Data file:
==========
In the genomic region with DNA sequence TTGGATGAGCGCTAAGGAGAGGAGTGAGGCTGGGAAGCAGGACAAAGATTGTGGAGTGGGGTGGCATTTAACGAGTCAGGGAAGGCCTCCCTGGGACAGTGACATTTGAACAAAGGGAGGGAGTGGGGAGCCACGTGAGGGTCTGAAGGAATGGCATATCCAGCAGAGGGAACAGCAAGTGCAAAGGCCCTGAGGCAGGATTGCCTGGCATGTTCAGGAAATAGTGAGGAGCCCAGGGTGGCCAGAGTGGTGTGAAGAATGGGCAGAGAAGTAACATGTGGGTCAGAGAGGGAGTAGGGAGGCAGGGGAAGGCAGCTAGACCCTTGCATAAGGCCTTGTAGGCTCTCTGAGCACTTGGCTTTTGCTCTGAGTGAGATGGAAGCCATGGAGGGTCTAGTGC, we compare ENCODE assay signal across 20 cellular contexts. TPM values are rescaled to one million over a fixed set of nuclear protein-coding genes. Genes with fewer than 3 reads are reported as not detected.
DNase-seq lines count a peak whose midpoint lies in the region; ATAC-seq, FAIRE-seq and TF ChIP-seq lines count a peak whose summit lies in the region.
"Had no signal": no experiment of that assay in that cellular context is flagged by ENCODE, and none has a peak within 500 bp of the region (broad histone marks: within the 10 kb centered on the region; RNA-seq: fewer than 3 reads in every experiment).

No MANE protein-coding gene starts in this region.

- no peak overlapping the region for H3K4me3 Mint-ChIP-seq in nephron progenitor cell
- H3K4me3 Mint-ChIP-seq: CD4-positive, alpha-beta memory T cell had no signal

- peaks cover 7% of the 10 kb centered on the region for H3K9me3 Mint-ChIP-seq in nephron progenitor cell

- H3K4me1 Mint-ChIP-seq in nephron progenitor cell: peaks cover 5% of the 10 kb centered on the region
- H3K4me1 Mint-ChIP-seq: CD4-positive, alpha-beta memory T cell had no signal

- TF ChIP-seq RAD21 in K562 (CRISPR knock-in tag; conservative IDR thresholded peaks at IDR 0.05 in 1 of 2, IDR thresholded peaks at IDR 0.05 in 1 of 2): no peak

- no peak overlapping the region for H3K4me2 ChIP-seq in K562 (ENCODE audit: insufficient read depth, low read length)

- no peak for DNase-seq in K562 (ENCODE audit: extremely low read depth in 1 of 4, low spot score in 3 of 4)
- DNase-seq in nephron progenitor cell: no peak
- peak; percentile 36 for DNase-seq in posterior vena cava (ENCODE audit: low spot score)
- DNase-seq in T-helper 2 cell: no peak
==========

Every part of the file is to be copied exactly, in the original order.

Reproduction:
In the genomic region with DNA sequence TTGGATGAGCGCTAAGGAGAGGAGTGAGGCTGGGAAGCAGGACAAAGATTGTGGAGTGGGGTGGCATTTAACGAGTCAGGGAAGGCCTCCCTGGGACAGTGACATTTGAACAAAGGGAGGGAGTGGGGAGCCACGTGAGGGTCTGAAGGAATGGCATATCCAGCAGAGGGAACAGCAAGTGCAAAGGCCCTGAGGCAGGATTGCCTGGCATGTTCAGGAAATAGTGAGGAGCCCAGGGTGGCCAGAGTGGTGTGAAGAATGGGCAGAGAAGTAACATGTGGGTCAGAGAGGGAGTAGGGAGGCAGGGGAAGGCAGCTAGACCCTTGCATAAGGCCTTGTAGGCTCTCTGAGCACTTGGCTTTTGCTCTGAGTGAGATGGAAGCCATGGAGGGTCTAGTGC, we compare ENCODE assay signal across 20 cellular contexts. TPM values are rescaled to one million over a fixed set of nuclear protein-coding genes. Genes with fewer than 3 reads are reported as not detected.
DNase-seq lines count a peak whose midpoint lies in the region; ATAC-seq, FAIRE-seq and TF ChIP-seq lines count a peak whose summit lies in the region.
"Had no signal": no experiment of that assay in that cellular context is flagged by ENCODE, and none has a peak within 500 bp of the region (broad histone marks: within the 10 kb centered on the region; RNA-seq: fewer than 3 reads in every experiment).

No MANE protein-coding gene starts in this region.

- no peak overlapping the region for H3K4me3 Mint-ChIP-seq in nephron progenitor cell
- H3K4me3 Mint-ChIP-seq: CD4-positive, alpha-beta memory T cell had no signal

- peaks cover 7% of the 10 kb centered on the region for H3K9me3 Mint-ChIP-seq in nephron progenitor cell

- H3K4me1 Mint-ChIP-seq in nephron progenitor cell: peaks cover 5% of the 10 kb centered on the region
- H3K4me1 Mint-ChIP-seq: CD4-positive, alpha-beta memory T cell had no signal

- TF ChIP-seq RAD21 in K562 (CRISPR knock-in tag; conservative IDR thresholded peaks at IDR 0.05 in 1 of 2, IDR thresholded peaks at IDR 0.05 in 1 of 2): no peak

- no peak overlapping the region for H3K4me2 ChIP-seq in K562 (ENCODE audit: insufficient read depth, low read length)

- no peak for DNase-seq in K562 (ENCODE audit: extremely low read depth in 1 of 4, low spot score in 3 of 4)
- DNase-seq in nephron progenitor cell: no peak
- peak; percentile 36 for DNase-seq in posterior vena cava (ENCODE audit: low spot score)
- DNase-seq in T-helper 2 cell: no peak